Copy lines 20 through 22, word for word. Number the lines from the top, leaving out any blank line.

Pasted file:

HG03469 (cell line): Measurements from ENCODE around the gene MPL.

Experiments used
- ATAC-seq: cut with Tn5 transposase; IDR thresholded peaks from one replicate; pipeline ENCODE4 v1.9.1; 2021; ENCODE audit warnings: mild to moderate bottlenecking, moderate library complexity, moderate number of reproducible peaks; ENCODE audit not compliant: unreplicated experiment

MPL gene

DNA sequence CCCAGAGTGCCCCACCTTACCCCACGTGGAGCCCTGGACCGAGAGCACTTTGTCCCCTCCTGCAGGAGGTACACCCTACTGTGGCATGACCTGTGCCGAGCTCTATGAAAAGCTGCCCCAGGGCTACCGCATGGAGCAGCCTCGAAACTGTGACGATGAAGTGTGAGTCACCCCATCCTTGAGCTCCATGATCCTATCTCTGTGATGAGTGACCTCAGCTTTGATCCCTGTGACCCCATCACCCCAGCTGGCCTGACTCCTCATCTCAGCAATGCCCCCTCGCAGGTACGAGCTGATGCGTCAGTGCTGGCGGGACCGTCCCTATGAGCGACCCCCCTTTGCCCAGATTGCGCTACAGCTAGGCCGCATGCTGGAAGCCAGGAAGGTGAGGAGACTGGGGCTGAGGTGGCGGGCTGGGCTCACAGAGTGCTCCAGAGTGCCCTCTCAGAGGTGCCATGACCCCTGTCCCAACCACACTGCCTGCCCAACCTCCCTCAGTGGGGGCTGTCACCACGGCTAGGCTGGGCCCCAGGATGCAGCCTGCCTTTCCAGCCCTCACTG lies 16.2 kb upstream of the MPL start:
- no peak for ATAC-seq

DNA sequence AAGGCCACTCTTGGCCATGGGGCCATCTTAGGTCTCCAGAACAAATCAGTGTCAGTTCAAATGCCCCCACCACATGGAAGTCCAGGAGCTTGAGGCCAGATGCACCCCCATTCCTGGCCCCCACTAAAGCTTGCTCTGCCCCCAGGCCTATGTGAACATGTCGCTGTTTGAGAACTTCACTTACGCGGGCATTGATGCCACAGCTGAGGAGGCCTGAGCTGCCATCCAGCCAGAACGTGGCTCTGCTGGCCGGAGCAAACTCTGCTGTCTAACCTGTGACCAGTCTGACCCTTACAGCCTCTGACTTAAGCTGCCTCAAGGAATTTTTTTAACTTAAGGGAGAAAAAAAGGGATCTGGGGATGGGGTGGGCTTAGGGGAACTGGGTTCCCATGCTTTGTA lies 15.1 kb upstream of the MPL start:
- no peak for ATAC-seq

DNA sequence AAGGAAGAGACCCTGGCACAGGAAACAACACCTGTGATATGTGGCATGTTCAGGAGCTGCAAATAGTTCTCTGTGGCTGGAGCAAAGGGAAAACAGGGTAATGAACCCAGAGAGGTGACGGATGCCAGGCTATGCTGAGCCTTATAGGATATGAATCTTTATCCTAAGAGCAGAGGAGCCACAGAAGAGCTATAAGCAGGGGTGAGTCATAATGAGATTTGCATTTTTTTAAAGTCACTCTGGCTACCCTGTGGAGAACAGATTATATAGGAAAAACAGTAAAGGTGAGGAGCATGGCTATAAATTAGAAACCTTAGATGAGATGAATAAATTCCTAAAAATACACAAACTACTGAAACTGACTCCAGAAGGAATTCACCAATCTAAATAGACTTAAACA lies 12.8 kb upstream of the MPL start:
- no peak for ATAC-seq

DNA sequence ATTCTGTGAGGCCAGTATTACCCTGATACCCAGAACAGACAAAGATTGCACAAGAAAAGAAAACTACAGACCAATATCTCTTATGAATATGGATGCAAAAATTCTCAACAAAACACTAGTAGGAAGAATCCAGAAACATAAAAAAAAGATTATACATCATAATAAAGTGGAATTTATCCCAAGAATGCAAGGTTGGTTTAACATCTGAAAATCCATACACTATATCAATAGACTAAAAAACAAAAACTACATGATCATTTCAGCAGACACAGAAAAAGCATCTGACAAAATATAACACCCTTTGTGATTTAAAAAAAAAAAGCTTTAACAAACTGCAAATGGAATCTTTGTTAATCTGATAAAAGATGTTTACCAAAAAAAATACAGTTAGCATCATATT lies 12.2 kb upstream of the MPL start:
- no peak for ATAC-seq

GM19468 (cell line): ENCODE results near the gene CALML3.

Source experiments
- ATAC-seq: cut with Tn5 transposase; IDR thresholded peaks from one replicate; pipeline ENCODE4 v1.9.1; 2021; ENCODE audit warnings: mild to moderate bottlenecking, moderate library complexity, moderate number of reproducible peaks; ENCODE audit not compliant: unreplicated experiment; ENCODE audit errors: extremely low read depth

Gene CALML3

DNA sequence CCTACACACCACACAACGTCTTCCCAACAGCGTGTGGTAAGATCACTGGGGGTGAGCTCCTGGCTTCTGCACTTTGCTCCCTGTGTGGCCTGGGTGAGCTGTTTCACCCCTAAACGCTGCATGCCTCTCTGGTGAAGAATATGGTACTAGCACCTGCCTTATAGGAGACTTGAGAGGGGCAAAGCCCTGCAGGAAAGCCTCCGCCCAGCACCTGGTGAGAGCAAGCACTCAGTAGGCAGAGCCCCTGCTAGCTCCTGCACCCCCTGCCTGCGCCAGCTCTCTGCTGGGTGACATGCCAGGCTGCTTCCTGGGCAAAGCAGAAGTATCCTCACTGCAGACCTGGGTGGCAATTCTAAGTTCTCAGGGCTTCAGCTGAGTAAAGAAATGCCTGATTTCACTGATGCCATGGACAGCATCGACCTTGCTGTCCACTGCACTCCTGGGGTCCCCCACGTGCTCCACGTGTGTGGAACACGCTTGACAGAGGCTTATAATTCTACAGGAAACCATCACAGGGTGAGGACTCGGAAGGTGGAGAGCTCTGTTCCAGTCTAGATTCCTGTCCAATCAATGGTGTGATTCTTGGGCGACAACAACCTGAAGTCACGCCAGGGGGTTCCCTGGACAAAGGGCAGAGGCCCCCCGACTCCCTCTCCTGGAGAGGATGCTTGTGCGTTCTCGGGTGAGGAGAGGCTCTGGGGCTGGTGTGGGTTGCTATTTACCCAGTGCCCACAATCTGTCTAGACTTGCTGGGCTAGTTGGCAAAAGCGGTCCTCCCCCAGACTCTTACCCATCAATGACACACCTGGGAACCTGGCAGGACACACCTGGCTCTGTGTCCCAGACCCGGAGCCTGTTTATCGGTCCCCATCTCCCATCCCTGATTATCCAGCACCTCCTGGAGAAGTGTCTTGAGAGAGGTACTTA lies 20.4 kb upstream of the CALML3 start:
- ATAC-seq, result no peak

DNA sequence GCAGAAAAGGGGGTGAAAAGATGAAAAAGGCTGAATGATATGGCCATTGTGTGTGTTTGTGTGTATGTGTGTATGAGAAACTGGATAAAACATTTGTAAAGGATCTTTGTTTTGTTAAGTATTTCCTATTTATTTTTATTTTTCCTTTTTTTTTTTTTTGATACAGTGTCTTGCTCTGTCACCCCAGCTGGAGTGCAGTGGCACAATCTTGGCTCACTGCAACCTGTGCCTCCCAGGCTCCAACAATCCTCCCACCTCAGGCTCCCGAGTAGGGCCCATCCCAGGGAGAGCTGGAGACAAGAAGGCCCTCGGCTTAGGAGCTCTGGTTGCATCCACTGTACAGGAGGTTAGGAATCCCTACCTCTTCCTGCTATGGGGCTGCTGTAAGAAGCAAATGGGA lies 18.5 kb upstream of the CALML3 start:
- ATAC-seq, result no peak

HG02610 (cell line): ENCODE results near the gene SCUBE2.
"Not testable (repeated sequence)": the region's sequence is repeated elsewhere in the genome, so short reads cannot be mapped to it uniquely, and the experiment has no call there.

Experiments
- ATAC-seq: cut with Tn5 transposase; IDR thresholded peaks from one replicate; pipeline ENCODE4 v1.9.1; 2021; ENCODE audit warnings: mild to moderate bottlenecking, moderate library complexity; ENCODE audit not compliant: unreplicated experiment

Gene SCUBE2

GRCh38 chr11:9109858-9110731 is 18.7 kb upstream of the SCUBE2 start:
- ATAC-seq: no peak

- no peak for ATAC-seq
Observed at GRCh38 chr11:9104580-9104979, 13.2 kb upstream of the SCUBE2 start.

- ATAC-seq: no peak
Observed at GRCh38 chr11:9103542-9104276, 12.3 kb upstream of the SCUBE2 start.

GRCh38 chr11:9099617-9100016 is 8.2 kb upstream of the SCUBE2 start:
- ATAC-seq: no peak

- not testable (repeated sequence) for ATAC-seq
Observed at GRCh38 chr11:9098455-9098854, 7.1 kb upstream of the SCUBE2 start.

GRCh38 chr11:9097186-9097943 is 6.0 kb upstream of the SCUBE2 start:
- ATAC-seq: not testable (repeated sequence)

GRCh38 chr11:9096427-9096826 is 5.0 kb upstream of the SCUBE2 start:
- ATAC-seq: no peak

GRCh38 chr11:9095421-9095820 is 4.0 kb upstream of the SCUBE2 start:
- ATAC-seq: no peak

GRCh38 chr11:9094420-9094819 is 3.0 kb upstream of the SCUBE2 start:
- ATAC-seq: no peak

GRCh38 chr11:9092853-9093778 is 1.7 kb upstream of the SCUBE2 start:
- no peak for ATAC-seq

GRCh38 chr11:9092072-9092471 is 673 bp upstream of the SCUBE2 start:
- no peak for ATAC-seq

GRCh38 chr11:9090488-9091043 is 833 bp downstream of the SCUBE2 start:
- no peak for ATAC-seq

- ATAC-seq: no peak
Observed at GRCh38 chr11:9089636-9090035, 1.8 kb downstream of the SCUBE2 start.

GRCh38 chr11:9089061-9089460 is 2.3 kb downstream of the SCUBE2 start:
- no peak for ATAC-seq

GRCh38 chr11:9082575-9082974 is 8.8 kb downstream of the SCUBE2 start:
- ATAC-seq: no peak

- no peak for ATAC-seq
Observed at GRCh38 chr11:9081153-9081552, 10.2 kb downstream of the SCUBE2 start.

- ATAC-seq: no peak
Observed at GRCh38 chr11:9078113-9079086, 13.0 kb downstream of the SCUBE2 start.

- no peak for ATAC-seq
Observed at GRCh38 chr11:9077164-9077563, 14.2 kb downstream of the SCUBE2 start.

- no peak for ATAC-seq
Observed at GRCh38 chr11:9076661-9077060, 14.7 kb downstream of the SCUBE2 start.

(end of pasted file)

- ATAC-seq, result no peak

HG02610 (cell line): ENCODE results near the gene SCUBE2.
"Not testable (repeated sequence)": the region's sequence is repeated elsewhere in the genome, so short reads cannot be mapped to it uniquely, and the experiment has no call there.